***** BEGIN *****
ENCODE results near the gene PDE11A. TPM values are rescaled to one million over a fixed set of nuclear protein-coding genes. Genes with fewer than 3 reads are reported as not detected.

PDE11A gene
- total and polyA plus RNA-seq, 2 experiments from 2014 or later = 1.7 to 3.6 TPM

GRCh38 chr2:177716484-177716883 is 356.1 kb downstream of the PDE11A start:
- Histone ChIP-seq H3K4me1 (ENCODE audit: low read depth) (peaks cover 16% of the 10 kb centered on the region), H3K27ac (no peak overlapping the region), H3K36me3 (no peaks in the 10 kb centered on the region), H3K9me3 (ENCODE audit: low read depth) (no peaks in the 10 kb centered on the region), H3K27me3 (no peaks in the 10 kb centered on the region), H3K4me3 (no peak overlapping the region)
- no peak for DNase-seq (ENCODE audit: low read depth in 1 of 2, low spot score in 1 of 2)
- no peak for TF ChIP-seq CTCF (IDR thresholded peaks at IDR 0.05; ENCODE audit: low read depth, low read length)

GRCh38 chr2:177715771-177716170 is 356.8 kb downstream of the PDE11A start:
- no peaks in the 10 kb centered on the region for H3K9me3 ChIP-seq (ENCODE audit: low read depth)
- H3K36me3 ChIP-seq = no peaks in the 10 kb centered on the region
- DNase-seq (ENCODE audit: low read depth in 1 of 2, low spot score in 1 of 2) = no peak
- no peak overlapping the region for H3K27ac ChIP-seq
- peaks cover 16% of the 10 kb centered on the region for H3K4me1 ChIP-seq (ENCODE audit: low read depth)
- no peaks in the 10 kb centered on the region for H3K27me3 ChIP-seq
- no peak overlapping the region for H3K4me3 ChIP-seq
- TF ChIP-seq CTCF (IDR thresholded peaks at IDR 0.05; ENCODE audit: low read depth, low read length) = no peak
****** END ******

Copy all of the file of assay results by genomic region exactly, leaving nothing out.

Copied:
ENCODE results near the gene PDE11A. TPM values are rescaled to one million over a fixed set of nuclear protein-coding genes. Genes with fewer than 3 reads are reported as not detected.

PDE11A gene
- total and polyA plus RNA-seq, 2 experiments from 2014 or later = 1.7 to 3.6 TPM

GRCh38 chr2:177716484-177716883 is 356.1 kb downstream of the PDE11A start:
- Histone ChIP-seq H3K4me1 (ENCODE audit: low read depth) (peaks cover 16% of the 10 kb centered on the region), H3K27ac (no peak overlapping the region), H3K36me3 (no peaks in the 10 kb centered on the region), H3K9me3 (ENCODE audit: low read depth) (no peaks in the 10 kb centered on the region), H3K27me3 (no peaks in the 10 kb centered on the region), H3K4me3 (no peak overlapping the region)
- no peak for DNase-seq (ENCODE audit: low read depth in 1 of 2, low spot score in 1 of 2)
- no peak for TF ChIP-seq CTCF (IDR thresholded peaks at IDR 0.05; ENCODE audit: low read depth, low read length)

GRCh38 chr2:177715771-177716170 is 356.8 kb downstream of the PDE11A start:
- no peaks in the 10 kb centered on the region for H3K9me3 ChIP-seq (ENCODE audit: low read depth)
- H3K36me3 ChIP-seq = no peaks in the 10 kb centered on the region
- DNase-seq (ENCODE audit: low read depth in 1 of 2, low spot score in 1 of 2) = no peak
- no peak overlapping the region for H3K27ac ChIP-seq
- peaks cover 16% of the 10 kb centered on the region for H3K4me1 ChIP-seq (ENCODE audit: low read depth)
- no peaks in the 10 kb centered on the region for H3K27me3 ChIP-seq
- no peak overlapping the region for H3K4me3 ChIP-seq
- TF ChIP-seq CTCF (IDR thresholded peaks at IDR 0.05; ENCODE audit: low read depth, low read length) = no peak